Cattle-herding: Learn how to control the movement of these beasts which helps reduce stress in the animals and enables them to get to their feed quicker.

Basket making: One of the homesteads experienced crafters will be on hand to assist in weaving your own basket. You can take your creation away with you.

The Potter Project: Clay pots are made in an underground studio called an onzimbogo (pottery making cave) and are stored for around 2 weeks. They are then placed in a pit and covered in cow dung and tree bark. Once lit the pit is covered in sand until the baked pots are removed the following day. Please note this activity is only available after the rainy season when sufficient mud is available.

Day trips Onankali Omahangu Paper Project: Using mahangu stalks as the main ingredient, an attractive range of handmade paper products can be produced from combining craft with the remnants of the mahangu harvest. Bookmarks, cards, notebooks and magnetized fridge notepads can be purchased.

Nakambale Museum: Martti Rautanen was one of the first Finnish missions in Owamboland. Nakambale was his given nickname from the locals.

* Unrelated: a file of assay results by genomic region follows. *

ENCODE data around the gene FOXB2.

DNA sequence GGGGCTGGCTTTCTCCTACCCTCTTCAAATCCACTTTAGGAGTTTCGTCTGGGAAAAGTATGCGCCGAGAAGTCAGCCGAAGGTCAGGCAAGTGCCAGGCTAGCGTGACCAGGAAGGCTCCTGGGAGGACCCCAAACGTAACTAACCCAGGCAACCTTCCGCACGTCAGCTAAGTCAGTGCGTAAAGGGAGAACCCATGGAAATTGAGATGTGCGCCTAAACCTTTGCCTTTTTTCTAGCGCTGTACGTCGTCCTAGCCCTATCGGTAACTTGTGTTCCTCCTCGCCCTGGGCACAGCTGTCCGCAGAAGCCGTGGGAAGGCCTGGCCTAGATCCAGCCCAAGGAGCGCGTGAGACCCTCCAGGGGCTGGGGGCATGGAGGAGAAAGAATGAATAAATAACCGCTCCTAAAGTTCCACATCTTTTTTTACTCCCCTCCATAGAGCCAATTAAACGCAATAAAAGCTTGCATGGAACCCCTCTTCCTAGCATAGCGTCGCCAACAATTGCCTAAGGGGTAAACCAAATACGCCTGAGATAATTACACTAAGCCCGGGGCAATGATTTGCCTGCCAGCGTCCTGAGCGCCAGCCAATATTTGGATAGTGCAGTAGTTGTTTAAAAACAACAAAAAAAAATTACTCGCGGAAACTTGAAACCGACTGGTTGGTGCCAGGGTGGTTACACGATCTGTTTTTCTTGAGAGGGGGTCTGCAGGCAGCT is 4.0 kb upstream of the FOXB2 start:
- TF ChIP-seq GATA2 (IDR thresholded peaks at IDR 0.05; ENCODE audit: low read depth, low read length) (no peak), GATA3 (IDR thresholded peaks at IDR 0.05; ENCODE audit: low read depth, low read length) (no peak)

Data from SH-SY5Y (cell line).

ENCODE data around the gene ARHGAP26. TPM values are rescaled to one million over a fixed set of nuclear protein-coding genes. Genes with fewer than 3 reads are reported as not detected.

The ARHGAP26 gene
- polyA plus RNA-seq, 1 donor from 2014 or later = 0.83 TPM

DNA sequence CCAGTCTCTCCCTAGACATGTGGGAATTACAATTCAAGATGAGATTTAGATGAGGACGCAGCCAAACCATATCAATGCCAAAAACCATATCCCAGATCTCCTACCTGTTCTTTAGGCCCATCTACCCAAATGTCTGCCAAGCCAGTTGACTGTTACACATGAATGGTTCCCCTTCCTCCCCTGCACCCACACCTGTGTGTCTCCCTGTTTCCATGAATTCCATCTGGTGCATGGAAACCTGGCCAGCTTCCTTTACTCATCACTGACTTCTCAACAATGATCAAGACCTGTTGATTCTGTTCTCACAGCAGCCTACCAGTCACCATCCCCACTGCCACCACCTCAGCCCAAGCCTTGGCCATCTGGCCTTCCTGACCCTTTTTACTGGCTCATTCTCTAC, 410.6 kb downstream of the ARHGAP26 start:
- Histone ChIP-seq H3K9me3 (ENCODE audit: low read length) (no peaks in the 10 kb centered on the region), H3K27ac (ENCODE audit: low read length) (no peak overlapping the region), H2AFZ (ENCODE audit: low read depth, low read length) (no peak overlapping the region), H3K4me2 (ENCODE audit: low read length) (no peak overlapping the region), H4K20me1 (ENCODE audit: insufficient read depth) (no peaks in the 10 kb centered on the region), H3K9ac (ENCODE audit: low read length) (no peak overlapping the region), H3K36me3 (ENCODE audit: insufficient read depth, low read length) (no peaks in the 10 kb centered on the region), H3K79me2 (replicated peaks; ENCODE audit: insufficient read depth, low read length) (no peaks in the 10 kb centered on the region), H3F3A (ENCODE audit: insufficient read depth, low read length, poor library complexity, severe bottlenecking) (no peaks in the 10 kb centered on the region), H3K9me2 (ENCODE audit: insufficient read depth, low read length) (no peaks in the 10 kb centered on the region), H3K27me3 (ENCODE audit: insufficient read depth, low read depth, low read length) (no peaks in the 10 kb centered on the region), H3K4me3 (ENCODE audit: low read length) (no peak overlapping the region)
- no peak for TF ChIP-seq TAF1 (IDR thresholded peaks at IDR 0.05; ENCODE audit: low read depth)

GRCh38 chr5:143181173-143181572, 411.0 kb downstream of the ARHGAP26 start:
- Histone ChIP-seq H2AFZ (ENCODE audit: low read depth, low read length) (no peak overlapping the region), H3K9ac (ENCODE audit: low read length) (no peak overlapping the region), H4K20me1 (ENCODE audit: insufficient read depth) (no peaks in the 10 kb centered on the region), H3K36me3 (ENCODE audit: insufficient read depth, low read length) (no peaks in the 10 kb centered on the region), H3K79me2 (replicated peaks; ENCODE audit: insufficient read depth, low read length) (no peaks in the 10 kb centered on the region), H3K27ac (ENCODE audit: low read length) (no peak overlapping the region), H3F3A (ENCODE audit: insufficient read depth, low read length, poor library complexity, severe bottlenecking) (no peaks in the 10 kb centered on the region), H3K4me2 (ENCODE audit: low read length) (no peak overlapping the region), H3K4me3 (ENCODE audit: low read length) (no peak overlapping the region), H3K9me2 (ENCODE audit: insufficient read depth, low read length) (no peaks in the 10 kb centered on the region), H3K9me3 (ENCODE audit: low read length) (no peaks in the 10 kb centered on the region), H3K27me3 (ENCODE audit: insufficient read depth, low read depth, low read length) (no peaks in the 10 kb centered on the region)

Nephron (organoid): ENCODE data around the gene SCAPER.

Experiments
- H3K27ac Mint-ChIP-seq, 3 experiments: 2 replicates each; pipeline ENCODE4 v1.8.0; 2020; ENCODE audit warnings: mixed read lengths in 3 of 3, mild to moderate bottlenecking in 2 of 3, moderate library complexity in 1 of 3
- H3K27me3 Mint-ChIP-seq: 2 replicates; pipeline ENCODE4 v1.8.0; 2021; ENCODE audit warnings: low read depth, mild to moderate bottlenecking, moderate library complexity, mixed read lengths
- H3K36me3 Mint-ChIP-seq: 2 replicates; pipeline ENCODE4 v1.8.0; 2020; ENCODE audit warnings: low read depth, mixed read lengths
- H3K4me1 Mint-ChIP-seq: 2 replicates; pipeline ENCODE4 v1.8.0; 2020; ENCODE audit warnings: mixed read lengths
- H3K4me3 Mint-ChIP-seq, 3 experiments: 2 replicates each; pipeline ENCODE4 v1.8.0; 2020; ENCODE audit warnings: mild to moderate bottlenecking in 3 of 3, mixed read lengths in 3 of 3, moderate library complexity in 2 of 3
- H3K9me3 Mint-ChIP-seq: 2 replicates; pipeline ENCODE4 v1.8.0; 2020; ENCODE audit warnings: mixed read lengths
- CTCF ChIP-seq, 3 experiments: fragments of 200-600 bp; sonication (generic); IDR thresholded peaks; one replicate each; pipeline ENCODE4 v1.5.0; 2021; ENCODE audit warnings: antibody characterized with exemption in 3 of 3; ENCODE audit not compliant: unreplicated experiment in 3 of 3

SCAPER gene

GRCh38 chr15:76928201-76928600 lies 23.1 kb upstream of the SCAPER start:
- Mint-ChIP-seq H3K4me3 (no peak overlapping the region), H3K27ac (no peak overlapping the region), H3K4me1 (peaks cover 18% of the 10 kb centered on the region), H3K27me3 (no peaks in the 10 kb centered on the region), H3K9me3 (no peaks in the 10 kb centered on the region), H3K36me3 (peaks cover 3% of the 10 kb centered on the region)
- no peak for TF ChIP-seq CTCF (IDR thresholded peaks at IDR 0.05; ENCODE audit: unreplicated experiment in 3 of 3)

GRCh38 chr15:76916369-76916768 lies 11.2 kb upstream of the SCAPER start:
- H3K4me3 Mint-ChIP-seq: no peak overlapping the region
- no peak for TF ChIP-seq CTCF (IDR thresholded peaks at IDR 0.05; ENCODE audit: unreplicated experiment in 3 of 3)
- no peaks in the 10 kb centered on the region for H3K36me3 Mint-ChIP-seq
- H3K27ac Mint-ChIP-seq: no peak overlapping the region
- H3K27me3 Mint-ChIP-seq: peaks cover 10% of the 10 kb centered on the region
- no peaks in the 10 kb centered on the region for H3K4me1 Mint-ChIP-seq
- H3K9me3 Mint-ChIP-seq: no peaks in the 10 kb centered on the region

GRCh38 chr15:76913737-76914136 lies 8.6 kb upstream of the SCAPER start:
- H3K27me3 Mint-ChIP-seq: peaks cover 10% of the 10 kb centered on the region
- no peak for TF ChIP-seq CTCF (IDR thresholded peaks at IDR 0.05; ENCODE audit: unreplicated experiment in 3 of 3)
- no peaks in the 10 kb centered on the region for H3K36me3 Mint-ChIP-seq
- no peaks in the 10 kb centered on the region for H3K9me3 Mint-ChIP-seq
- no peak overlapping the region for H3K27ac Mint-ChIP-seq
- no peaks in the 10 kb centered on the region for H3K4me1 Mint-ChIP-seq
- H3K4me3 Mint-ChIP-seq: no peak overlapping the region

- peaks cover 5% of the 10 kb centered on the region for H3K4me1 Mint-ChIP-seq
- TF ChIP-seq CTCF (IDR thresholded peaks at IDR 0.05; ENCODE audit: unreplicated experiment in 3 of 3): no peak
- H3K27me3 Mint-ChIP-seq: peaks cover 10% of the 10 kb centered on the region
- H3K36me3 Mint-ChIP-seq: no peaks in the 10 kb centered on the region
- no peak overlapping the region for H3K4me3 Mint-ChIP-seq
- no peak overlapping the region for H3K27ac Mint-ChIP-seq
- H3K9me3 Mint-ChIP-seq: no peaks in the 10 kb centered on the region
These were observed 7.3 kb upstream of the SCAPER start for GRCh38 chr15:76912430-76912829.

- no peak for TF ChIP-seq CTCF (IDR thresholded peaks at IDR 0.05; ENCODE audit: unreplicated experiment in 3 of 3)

Oonte Bottle Recycling Project: A French financed project that has set up a house as a glass bottle recycling workshop. Several volunteers together with older trained orphans, assist vulnerable children who have younger relatives to support. They transform discarded glass bottles into works of art to be sold locally for the tourist industry

Communal Court Proceedings: The important role played by local courts in the administration of justice in the communities can be observed. Craft market: A tour to Ondangwa’s open craft market can be organized. Sundowner: Visit a local shebeen at the end of a day for a local beer.

Omagongo Festival: This is an annual seasonal events that celebrates the first fruits of the marula tree (Scelerocarya birrea). The festival is usually held in February.

Traveller Reviews

These are honest reviews, both good and bad, from our travellers who visited this property.

Lybeck, Stig Olof

12 Apr 2016

Best experiance during our trip in Namibia. Fist class African hospitality, wonderful staff and very nice food.